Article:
BoE eyes loss of 144 teachers, 145 parapros or others
The Fayette County Board of Education in the coming weeks will make a decision on the number of employee positions that will be reduced because of a budget shortfall. The board faces the requirement to trim millions from the 2013—2014 budget the begins in July.
That number currently sits at approximately 310 jobs that are being proposed for elimination at the end of the school year in June.
Assistant Superintendent of Business and Personnel Management Tom Gray at the March 25 called meeting said the proposed 309.69 job reductions include the loss of 246.69 FTEs (full-time equivalents) through elimination and another 63 through the closure of four schools.
The breakdown showed a total systemwide reduction of 143.69 certified positions such as teachers, assistant principals and counselors for a savings of $7.8 million, 145 classified positions such as parapros and secretaries for a savings of $2.5 million and 20.5 jobs in central office and in support positions for a savings of $1.2 million.
Along with the $3.8 million saved by the school closures, the total savings through reductions will save approximately $15.5 million next school year.
The school system currently employs 2,576 staff. The proposed reductions of approximately 309 FTEs would decrease that number to 2,267. If approved by the school board in the coming weeks in preparation for next year’s budget, the reductions will follow a similar number of job losses over the past few years due to falling state and local revenues that fund nearly all school system expenses.
Gray noted that the number of actual staff affected in the FTE reduction has not been determined since the school system employs full-time, half-time, part-time and job share staff.
A breakdown of the proposal showed a loss of 158.12 FTEs at elementary schools with 64.12 of those positions coming in the form of certified staff and 94 as classified staff. Interim Superintendent Dan Colwell said the larger number of reductions in the elementary schools, a total of 30 certified and 33 classified employees, is due to the closure of three of those schools, the expected decrease in elementary school enrollment next year and the teacher-student ratio that is currently the smallest in the state.
Middle schools are proposed to lose 68.58 FTEs, including 45.58 certified positions and 23 certified positions. High schools under the proposal would lose 61.99 employees. Of those, 33.99 positions are certified and 28 are classified.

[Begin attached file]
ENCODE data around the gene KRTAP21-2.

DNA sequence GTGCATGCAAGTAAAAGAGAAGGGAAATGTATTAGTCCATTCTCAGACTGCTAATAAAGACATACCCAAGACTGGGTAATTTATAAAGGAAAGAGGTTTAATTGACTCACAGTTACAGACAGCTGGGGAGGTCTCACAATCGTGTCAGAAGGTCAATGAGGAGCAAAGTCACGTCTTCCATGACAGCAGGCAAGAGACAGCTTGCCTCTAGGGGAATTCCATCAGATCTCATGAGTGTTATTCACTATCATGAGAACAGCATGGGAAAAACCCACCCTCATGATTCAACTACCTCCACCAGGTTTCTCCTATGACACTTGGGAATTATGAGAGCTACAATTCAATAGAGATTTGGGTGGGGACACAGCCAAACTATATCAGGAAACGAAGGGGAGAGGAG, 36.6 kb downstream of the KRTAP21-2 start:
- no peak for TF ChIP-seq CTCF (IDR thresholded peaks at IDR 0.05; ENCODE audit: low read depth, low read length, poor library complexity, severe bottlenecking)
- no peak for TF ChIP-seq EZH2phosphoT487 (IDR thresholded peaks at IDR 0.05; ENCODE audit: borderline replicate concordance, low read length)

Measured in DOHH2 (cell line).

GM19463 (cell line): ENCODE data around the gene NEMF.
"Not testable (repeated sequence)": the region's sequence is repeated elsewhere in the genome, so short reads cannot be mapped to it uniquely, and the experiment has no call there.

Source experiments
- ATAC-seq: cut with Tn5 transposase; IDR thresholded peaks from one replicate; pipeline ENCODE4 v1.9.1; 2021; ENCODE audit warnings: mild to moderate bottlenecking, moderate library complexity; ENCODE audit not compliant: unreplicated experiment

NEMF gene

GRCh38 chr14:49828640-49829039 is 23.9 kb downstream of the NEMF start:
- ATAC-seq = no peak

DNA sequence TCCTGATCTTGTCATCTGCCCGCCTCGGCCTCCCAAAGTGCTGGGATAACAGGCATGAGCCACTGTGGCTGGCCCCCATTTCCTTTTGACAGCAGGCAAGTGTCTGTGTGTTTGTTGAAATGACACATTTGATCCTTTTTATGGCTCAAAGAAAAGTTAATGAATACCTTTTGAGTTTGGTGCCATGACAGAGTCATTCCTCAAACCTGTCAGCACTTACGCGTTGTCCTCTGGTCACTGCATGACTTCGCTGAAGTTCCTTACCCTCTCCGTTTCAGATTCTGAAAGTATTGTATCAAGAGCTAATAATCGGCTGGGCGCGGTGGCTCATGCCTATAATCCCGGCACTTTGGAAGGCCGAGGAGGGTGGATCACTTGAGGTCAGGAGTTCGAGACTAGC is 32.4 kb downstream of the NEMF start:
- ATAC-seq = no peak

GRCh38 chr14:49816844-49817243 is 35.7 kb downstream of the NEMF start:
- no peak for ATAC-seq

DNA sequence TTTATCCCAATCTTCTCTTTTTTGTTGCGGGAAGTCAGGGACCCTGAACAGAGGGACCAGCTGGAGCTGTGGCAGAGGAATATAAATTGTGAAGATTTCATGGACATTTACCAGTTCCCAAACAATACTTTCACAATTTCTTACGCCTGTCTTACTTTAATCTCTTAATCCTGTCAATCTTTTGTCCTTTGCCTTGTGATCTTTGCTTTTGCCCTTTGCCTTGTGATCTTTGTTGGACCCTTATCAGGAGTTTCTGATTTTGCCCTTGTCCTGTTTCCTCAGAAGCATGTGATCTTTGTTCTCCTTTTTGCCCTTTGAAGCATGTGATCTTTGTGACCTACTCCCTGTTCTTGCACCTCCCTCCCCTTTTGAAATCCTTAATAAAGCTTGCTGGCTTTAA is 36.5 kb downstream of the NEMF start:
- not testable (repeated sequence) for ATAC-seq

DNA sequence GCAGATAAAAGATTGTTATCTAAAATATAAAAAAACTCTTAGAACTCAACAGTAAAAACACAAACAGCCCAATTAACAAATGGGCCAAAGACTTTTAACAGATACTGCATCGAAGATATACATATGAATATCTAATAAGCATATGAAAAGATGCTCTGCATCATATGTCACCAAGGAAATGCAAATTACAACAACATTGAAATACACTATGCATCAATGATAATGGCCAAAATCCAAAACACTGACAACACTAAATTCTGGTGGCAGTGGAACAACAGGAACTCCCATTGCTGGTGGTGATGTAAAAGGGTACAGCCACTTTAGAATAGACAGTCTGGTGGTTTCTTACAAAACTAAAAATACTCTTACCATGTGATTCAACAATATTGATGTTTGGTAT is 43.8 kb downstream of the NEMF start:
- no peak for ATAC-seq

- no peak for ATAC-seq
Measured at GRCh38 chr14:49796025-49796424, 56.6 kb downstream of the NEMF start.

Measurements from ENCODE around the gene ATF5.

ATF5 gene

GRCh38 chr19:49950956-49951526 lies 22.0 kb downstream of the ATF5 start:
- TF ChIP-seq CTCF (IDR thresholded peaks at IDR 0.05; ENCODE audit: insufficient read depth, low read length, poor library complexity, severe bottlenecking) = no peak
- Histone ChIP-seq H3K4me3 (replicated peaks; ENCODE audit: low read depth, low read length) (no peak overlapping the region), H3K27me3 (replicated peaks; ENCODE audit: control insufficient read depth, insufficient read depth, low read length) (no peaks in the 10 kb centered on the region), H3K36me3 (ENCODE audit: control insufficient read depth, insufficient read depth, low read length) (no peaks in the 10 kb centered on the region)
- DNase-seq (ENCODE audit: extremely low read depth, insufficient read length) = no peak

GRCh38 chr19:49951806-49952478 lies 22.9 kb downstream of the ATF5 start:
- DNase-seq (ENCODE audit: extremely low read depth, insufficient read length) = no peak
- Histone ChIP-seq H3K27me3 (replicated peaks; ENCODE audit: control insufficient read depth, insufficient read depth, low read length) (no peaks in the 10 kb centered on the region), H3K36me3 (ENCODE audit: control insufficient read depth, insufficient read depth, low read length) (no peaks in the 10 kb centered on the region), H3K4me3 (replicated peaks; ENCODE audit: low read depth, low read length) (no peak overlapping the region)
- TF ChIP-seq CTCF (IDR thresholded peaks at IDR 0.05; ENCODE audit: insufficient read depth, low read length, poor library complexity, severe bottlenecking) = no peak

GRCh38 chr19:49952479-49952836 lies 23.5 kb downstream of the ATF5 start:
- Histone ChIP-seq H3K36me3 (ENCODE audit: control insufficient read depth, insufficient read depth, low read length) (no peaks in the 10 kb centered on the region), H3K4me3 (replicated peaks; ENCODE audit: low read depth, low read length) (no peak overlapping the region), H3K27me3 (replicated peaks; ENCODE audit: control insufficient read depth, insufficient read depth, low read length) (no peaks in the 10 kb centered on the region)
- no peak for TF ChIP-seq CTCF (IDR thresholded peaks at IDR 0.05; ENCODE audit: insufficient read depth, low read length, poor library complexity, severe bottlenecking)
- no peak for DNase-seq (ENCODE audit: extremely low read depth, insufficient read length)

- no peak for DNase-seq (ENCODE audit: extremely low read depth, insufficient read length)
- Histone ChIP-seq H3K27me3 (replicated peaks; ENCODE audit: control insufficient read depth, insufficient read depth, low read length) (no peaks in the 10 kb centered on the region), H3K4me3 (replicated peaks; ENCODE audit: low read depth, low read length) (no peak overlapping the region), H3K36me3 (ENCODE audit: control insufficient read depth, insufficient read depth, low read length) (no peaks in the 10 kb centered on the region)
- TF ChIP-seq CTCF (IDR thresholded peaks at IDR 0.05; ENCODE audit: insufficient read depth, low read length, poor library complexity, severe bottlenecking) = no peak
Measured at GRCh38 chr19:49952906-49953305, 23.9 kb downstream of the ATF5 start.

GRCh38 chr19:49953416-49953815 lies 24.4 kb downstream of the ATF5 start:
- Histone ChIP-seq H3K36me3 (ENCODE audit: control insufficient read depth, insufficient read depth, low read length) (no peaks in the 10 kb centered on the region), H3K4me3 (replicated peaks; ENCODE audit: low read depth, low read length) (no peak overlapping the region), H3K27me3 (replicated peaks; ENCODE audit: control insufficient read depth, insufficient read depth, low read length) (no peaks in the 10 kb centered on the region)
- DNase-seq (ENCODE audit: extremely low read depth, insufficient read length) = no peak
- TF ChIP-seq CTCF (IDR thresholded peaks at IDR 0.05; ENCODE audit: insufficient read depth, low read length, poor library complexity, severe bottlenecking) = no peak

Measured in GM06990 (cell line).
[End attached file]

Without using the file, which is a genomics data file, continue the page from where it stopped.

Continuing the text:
Viewed systemwide, elementary schools this year employ 693.14 certified staff and 313.5 classified staff. Those numbers next year are proposed to shrink to 629.05 certified staff and 219.5 classified employees.
The school system’s middle schools currently employ 394.48 certified staff and 101.94 classified staff. The proposal would have certified staff decreasing to 348.9 and classified staff decreasing to 78.94.
And at the county’s high schools, certified staff currently number 519.34 with 166.5 classified employees. Under the proposal those numbers would decrease to 485.35 and 138.5, respectively.
The reductions in central office will include two director level positions, the human resources director, the purchasing agent, a technical position, a social worker, three special education positions, two secretaries and three facilities maintenance positions. Some of the central office positions have already been eliminated or consolidated into other positions to save additional funds for the current school year that ends in June. As for the reductions in support staff, those include one transportation department administrator and five bus drivers.
Still other proposed reductions include the elimination of fifth-grade band and orchestra, eliminating contracted orchestra instruction and eliminating assistant band directors at each high school, though the band directors at the middle schools will assist at the high school level. Those reductions would save $320,000.
Other program reductions that would save approximately $80,000 include reducing softball and wrestling at middle schools while the hourly non-benefit parking lot attendants will be paid entirely through parking lot fees.
The school board when making its decision on job reductions will also be faced with building a significant amount of money into the 2013-2014 budget to account for a fund balance to the tune of several million dollars. Gray said the school board should establish a goal over the next two or more years of having approximately 10 percent in reserve.